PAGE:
Information Sheet on how Sound Therapy can assist with Memory and Brain

To learn more about how Sound Therapy could help the symptoms of dementia, request a Free Report on the research behind Sound Therapy.

Schizophrenia

Schizophrenia is thought to be related to irregular levels of dopamine. Too much dopamine is associated with hallucinations and paranoia, while too little dopamine in the frontal lobes is linked to depression and the negative symptoms of schizophrenia. Several areas of the brain are involved in the production of dopamine, and many varied disorders are related to its irregularity.

The condition is thought to be linked with missing ‘balancing’ mechanisms between the left and right halves of your brain. Prior studies revealed structural differences in patients. More recent studies show a healthy brain emphasises sound from the right ear,  as a kind of ‘dominant ear’. Scientists believe schizophrenic sufferers lack this dominance of the right ear and the associated sound-processing-center in the left half of the brain.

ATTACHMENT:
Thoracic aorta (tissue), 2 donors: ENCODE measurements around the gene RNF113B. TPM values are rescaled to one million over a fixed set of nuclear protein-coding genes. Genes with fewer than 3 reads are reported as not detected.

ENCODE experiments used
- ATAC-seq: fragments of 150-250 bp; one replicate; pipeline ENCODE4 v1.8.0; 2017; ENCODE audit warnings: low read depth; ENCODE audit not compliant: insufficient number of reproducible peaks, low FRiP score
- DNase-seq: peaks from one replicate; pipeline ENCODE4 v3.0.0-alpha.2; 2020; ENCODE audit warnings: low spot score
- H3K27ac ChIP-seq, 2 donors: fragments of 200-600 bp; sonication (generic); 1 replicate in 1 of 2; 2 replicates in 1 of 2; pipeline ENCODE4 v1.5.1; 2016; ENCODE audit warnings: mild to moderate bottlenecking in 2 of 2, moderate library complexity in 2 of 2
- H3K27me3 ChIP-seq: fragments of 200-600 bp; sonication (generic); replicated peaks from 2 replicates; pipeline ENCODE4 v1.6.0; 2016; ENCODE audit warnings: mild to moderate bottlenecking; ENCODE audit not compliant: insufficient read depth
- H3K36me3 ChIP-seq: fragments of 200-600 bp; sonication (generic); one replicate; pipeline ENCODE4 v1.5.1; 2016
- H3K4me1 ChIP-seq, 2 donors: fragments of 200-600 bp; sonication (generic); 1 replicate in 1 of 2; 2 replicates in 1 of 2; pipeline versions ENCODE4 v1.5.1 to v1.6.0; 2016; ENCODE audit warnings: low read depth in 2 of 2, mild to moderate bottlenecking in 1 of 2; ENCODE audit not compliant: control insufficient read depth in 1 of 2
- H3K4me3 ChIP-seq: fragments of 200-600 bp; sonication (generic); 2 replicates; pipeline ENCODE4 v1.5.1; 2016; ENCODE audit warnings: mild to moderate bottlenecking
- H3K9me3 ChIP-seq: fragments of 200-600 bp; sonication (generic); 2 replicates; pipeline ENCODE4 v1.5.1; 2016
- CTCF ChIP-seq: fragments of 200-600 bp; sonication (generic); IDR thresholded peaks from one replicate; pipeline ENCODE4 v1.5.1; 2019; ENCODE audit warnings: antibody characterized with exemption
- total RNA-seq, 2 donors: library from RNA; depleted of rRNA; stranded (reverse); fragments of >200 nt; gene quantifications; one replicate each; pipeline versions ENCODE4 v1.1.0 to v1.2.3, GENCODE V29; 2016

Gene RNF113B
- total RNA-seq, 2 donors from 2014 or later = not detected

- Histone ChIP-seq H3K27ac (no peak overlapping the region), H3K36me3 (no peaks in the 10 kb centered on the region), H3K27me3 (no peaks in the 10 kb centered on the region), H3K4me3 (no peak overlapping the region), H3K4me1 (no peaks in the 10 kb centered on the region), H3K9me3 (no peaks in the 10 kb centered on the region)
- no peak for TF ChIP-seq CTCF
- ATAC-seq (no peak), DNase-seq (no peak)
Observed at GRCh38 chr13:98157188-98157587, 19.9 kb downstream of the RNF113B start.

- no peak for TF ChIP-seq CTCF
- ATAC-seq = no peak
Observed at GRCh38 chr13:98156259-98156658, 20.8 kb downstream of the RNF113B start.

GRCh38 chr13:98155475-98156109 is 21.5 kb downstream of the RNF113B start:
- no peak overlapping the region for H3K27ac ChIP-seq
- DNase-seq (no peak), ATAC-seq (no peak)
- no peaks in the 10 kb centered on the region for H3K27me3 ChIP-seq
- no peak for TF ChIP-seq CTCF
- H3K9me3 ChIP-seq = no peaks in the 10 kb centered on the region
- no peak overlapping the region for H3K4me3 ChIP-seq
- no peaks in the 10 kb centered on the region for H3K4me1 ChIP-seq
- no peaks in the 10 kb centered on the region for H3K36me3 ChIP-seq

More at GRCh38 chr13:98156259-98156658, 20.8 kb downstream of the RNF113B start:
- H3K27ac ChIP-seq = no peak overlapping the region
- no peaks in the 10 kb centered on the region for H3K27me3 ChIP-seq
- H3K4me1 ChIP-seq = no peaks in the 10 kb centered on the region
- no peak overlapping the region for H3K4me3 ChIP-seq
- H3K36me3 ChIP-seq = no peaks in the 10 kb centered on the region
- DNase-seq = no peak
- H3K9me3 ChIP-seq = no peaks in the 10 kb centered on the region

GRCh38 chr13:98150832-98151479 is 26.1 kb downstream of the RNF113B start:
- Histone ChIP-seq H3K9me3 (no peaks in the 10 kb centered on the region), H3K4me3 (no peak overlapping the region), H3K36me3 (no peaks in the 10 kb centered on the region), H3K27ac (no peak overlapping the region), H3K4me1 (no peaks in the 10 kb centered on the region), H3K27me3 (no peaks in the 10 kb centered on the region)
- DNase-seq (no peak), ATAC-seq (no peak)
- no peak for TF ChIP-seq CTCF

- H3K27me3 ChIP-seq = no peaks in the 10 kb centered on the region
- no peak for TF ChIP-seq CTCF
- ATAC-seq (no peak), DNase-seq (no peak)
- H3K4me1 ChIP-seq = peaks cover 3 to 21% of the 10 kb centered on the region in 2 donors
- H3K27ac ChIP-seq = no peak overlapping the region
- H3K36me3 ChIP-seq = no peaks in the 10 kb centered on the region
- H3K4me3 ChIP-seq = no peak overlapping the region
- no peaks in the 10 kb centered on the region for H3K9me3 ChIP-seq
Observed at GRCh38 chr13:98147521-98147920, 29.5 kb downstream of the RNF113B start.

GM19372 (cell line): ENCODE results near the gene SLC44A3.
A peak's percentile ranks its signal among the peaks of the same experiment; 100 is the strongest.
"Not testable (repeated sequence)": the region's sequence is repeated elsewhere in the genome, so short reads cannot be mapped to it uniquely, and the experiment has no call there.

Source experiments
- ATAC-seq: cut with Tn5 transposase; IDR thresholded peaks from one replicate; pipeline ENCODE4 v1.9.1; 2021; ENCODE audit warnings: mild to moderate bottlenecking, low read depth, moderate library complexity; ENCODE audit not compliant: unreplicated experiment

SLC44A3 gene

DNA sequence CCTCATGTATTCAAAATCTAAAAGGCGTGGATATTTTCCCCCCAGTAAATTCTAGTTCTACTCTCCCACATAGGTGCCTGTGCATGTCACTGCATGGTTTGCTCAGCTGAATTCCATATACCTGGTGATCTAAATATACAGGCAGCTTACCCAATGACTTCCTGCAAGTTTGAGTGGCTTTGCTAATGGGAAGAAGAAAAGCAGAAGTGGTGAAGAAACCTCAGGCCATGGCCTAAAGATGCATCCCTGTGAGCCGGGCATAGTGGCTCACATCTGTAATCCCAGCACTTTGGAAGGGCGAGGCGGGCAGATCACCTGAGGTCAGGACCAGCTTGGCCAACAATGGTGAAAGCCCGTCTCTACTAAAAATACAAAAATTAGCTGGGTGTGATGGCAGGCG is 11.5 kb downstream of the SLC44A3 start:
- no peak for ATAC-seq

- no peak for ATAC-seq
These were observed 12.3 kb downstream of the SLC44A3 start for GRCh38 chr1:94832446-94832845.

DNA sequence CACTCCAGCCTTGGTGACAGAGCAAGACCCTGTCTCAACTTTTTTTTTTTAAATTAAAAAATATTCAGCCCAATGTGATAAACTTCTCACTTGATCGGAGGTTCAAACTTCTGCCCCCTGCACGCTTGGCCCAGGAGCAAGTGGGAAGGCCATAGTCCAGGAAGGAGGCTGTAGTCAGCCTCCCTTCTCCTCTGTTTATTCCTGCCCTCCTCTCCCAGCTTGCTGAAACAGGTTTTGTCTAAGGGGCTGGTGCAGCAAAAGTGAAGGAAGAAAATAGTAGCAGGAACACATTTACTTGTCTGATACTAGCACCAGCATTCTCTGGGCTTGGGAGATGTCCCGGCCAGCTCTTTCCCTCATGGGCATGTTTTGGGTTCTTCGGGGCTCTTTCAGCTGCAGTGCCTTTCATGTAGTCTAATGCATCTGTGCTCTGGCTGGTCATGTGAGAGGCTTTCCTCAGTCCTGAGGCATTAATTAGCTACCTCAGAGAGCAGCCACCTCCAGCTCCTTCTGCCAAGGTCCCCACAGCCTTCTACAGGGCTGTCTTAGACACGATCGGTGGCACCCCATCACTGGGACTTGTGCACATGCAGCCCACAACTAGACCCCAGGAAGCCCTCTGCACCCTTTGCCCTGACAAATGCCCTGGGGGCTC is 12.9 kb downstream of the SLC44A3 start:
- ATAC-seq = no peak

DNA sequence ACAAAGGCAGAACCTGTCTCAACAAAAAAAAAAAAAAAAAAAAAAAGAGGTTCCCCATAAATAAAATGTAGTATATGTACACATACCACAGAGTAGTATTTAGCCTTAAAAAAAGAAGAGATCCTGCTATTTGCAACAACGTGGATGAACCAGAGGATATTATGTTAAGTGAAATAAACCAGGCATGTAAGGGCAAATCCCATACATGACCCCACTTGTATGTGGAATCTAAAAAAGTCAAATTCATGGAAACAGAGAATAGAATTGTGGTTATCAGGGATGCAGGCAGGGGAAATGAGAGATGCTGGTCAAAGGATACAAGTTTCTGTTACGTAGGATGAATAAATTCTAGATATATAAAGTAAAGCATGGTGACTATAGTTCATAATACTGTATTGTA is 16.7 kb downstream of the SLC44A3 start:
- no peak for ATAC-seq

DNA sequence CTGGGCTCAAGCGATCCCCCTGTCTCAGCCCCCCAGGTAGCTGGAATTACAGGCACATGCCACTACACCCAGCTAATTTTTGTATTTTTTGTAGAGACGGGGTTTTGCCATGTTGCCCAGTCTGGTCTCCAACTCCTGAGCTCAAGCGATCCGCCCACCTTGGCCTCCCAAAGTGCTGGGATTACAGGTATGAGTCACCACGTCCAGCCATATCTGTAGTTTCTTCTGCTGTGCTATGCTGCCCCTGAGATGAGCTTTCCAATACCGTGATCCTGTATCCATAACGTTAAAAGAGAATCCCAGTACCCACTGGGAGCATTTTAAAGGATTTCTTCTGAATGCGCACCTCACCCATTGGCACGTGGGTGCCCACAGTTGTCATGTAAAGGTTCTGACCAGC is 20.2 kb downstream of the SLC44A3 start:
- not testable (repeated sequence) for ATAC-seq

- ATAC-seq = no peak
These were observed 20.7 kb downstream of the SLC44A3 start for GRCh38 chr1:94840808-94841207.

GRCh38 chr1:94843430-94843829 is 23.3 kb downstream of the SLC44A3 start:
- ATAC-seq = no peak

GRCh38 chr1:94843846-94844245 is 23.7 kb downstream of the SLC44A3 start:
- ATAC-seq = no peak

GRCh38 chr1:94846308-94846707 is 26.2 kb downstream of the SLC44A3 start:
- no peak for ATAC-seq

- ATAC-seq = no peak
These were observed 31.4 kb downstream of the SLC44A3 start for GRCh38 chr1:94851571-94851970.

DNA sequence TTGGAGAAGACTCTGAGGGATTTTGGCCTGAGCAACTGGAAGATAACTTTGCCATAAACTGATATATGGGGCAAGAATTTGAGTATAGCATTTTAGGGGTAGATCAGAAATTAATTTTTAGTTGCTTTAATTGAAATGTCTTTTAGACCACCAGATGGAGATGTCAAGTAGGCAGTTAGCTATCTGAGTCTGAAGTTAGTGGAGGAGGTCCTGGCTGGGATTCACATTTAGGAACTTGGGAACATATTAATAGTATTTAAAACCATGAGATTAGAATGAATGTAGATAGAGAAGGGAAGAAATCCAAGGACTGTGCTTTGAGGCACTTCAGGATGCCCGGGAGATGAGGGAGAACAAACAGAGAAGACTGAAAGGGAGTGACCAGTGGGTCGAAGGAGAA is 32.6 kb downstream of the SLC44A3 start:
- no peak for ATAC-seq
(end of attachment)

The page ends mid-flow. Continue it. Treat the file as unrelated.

Sound Therapy may assist in regulating the production of dopamine and other neurotransmitters, which would account in part for its positive effect on many mood related disorders. While no controlled studies have been done on Sound Therapy for schizophrenia, individual reports have indicated that it could have very beneficial effects in some cases.

Research and Media

Testimonials

To find out more about how Sound Therapy could help those with Schizophrenia, request one of our Free Reports.

Brain Damage

After a brain damage caused by injury there is always a chance of recovery to varying degrees. Sound Therapy is an intervention which may increase the probability of a faster and more total recovery. The sooner it is introduced after the injury or stroke, the greater the likelihood of healing. Some stroke patients who use Sound Therapy have been seen to make an unexpectedly quick recovery, often with functioning returned to a surprisingly high level.

After brain damage the brain is faced with having to develop new pathways or reroute information to compensate for the damaged area. Sound Therapy may be effective in helping to create new brain pathways and reforming essential connections between more distant parts of the brain. The complex, multilayered harmonic and melodic information within the classical music stimulates many parts of the brain, helping to engender a form and structure which assists with various forms of sensory processing.